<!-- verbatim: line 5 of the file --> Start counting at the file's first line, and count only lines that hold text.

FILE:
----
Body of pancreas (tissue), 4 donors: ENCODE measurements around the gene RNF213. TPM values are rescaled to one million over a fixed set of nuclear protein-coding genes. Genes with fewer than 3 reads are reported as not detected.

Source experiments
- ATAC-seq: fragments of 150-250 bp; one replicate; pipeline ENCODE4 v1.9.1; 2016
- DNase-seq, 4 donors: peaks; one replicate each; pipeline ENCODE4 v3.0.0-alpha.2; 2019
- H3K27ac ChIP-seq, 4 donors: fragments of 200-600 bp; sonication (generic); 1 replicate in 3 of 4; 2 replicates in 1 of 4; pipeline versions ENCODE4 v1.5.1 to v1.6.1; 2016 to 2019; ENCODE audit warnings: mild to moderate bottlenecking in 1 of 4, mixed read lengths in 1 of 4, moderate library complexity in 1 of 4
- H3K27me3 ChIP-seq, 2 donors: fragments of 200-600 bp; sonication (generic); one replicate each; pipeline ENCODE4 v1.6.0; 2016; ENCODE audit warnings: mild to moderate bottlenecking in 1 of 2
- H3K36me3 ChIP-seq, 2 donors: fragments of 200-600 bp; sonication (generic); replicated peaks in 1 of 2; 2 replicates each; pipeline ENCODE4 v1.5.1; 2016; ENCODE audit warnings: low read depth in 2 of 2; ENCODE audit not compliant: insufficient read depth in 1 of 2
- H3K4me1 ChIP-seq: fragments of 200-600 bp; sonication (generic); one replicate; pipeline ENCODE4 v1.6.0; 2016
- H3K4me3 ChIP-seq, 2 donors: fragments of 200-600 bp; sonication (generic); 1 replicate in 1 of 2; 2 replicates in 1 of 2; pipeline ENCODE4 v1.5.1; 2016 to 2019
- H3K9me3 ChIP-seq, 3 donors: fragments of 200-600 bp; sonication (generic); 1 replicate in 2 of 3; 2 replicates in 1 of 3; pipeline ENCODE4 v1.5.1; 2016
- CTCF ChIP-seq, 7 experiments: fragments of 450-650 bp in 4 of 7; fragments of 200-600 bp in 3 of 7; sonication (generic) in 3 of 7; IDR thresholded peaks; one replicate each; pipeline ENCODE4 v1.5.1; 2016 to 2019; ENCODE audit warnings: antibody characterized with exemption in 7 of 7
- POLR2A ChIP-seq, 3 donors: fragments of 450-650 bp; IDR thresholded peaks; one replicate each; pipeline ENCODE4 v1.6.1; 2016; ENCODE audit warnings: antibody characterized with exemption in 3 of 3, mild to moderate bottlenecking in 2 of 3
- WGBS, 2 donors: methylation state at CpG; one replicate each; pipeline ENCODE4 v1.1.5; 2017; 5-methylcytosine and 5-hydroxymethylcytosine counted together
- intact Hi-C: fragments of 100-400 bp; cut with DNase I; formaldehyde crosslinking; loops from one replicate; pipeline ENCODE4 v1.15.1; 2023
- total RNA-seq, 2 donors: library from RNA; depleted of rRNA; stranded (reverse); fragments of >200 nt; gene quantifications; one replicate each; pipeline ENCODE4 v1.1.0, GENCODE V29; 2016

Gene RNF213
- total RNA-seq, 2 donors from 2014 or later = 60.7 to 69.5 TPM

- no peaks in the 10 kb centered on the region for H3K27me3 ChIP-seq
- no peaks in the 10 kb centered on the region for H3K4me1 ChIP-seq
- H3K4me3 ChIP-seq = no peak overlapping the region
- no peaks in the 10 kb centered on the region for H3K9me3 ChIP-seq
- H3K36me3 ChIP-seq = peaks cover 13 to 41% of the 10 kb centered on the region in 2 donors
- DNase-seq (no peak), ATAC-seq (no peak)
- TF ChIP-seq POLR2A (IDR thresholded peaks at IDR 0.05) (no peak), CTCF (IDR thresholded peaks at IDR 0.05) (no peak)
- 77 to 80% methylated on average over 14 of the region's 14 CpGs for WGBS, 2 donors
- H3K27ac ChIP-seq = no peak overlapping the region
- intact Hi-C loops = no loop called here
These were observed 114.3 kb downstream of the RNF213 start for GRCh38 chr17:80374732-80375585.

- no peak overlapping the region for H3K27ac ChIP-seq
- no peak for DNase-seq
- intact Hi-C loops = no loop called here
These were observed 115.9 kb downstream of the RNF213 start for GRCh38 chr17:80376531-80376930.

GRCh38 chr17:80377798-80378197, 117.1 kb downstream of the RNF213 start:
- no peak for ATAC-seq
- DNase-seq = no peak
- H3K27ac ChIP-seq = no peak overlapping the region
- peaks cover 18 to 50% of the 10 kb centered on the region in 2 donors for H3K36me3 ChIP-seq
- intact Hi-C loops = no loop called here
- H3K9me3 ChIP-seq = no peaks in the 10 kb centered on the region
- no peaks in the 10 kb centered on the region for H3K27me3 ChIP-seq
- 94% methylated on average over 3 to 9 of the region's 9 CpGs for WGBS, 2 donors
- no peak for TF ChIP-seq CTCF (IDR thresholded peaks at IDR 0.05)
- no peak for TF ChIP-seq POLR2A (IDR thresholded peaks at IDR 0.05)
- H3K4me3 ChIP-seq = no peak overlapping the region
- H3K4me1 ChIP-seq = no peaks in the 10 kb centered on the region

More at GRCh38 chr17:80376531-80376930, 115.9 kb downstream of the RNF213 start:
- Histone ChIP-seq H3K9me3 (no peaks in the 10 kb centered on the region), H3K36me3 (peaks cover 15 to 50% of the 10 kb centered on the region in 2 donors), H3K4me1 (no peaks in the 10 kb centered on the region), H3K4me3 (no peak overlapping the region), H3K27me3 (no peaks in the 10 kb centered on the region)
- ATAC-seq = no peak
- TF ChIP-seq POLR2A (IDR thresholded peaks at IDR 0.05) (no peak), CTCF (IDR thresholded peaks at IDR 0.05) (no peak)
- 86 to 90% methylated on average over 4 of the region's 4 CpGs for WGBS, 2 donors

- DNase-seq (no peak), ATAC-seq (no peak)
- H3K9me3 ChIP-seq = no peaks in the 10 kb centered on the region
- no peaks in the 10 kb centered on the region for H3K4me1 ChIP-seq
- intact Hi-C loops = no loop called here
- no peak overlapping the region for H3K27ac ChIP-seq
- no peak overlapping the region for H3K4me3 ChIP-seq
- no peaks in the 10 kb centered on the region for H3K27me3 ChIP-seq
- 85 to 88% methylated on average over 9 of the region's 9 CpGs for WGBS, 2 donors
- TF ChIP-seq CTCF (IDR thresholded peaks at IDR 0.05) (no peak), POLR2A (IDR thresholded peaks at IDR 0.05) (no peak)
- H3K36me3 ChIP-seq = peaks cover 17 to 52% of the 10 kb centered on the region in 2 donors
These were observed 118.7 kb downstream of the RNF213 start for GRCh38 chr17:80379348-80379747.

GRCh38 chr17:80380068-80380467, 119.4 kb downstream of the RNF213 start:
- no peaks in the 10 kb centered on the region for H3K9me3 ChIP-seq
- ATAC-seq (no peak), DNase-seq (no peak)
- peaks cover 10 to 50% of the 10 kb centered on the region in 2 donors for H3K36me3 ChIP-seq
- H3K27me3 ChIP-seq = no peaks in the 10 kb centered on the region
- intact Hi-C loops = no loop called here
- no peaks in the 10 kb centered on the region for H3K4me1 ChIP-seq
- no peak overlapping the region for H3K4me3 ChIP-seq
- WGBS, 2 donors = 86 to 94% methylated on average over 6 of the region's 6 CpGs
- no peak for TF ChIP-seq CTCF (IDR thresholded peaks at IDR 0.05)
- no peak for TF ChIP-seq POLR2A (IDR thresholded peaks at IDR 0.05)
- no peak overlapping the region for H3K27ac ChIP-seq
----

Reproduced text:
- H3K27ac ChIP-seq, 4 donors: fragments of 200-600 bp; sonication (generic); 1 replicate in 3 of 4; 2 replicates in 1 of 4; pipeline versions ENCODE4 v1.5.1 to v1.6.1; 2016 to 2019; ENCODE audit warnings: mild to moderate bottlenecking in 1 of 4, mixed read lengths in 1 of 4, moderate library complexity in 1 of 4